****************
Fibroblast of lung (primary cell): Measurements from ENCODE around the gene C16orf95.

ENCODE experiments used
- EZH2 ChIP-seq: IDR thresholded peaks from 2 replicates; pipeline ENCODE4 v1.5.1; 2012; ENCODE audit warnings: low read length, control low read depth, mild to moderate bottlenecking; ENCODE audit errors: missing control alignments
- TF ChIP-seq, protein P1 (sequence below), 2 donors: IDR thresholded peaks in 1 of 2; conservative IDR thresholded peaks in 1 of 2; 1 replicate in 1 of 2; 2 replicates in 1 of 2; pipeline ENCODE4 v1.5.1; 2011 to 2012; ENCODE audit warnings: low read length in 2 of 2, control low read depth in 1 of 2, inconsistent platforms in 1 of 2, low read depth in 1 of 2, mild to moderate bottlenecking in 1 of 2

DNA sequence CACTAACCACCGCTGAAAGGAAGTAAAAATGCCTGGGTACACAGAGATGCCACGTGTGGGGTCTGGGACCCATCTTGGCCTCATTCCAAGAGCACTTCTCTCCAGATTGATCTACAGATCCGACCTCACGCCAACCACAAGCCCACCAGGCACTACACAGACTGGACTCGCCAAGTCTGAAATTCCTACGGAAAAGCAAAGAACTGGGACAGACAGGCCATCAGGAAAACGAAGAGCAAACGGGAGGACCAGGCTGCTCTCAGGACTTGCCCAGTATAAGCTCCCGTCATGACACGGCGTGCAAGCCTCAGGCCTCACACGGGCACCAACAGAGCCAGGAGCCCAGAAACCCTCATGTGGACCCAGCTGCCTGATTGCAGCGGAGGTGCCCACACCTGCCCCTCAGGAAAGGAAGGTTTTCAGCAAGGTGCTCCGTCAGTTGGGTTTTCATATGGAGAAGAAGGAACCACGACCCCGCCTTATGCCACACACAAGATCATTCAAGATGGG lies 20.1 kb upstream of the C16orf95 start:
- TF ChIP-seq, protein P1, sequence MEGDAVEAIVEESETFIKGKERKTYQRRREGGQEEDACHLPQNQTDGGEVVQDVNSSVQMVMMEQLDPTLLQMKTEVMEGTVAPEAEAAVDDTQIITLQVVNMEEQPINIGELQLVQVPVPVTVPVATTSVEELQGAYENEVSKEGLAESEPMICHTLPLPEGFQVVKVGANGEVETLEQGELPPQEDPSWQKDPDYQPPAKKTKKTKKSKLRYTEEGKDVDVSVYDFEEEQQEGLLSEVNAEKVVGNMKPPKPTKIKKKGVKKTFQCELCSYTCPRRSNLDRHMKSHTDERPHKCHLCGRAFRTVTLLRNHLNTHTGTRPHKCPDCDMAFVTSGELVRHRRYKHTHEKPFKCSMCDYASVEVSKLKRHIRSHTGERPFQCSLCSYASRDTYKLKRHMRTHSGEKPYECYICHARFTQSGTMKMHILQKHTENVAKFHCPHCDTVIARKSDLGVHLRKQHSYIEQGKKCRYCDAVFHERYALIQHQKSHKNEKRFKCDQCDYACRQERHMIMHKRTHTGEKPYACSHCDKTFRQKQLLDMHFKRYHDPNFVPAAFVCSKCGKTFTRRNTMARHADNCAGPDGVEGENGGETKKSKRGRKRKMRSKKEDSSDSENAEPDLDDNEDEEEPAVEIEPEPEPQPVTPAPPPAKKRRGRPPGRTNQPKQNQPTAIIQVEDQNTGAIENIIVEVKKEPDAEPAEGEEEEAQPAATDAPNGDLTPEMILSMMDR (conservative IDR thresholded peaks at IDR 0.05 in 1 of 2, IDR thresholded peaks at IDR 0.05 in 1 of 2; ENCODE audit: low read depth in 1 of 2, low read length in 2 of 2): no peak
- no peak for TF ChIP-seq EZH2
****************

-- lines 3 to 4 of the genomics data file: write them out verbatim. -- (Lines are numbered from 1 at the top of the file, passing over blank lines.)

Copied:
- EZH2 ChIP-seq: IDR thresholded peaks from 2 replicates; pipeline ENCODE4 v1.5.1; 2012; ENCODE audit warnings: low read length, control low read depth, mild to moderate bottlenecking; ENCODE audit errors: missing control alignments
- TF ChIP-seq, protein P1 (sequence below), 2 donors: IDR thresholded peaks in 1 of 2; conservative IDR thresholded peaks in 1 of 2; 1 replicate in 1 of 2; 2 replicates in 1 of 2; pipeline ENCODE4 v1.5.1; 2011 to 2012; ENCODE audit warnings: low read length in 2 of 2, control low read depth in 1 of 2, inconsistent platforms in 1 of 2, low read depth in 1 of 2, mild to moderate bottlenecking in 1 of 2